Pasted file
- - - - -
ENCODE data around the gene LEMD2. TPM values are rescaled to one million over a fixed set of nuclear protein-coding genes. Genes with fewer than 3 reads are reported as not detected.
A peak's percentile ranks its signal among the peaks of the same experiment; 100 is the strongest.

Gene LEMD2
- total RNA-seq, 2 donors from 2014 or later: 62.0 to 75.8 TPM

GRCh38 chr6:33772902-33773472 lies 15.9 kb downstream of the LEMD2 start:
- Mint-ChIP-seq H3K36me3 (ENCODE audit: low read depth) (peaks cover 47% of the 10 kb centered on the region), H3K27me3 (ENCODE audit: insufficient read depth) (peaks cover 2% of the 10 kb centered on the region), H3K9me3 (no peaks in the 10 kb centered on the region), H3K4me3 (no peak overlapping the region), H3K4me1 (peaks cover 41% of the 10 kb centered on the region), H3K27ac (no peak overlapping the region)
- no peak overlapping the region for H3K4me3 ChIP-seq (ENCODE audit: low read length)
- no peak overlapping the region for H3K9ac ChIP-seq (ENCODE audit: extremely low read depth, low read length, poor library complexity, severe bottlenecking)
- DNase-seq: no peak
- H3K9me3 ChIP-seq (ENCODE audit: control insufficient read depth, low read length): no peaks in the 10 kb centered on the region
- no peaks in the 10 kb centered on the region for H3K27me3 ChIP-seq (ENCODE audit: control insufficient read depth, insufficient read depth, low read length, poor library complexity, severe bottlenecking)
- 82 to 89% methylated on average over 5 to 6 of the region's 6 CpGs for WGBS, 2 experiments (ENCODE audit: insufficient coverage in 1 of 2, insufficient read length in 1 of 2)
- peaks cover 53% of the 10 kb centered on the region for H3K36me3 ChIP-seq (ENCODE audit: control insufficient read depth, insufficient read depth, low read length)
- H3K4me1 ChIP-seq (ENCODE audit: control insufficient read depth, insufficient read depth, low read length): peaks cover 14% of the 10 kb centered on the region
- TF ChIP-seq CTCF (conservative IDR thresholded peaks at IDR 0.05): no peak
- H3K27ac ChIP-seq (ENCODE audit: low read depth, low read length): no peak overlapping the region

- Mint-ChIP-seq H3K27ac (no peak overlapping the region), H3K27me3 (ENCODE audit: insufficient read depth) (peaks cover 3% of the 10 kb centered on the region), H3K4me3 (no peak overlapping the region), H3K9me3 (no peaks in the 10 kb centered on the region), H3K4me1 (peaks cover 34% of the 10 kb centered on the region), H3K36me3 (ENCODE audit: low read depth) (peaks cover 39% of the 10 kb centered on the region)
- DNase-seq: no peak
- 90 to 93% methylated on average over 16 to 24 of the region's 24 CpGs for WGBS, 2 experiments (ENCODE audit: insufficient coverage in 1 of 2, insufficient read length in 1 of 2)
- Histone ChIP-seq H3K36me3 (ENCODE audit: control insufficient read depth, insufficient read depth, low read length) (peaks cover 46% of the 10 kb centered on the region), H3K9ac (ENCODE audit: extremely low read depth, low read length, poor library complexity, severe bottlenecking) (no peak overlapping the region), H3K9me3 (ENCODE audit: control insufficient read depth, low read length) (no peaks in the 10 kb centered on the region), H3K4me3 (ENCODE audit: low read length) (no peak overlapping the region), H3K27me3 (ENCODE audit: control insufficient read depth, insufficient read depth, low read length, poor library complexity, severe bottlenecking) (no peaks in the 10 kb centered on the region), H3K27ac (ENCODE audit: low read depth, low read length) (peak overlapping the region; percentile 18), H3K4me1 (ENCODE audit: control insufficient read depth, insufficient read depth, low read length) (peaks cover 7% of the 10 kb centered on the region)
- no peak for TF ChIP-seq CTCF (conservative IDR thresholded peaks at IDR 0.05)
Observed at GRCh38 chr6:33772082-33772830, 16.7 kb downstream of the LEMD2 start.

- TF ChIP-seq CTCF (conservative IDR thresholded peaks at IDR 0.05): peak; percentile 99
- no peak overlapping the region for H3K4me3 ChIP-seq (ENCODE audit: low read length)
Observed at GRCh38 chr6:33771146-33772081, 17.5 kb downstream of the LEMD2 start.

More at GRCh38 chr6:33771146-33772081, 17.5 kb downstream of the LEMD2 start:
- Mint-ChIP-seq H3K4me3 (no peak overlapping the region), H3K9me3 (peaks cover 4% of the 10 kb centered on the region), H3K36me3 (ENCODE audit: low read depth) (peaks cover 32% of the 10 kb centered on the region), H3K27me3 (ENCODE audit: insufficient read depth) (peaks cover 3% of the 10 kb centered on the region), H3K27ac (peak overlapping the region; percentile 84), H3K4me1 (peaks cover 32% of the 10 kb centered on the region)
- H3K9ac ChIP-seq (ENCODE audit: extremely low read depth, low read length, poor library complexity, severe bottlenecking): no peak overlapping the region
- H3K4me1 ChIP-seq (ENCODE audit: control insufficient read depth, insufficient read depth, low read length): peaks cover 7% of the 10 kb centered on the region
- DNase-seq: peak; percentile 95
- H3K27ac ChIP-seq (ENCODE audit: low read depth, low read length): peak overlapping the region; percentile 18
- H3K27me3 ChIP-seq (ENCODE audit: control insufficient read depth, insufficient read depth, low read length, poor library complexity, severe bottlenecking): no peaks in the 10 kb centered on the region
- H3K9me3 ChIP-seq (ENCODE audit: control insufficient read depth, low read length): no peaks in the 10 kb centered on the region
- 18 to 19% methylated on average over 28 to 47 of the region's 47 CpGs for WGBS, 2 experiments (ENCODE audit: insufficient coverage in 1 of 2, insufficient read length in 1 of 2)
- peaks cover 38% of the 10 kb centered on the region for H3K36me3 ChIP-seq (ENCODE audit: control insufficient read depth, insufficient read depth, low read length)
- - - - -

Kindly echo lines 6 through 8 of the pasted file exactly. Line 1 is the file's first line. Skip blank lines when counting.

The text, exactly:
- Mint-ChIP-seq H3K36me3 (ENCODE audit: low read depth) (peaks cover 47% of the 10 kb centered on the region), H3K27me3 (ENCODE audit: insufficient read depth) (peaks cover 2% of the 10 kb centered on the region), H3K9me3 (no peaks in the 10 kb centered on the region), H3K4me3 (no peak overlapping the region), H3K4me1 (peaks cover 41% of the 10 kb centered on the region), H3K27ac (no peak overlapping the region)
- no peak overlapping the region for H3K4me3 ChIP-seq (ENCODE audit: low read length)
- no peak overlapping the region for H3K9ac ChIP-seq (ENCODE audit: extremely low read depth, low read length, poor library complexity, severe bottlenecking)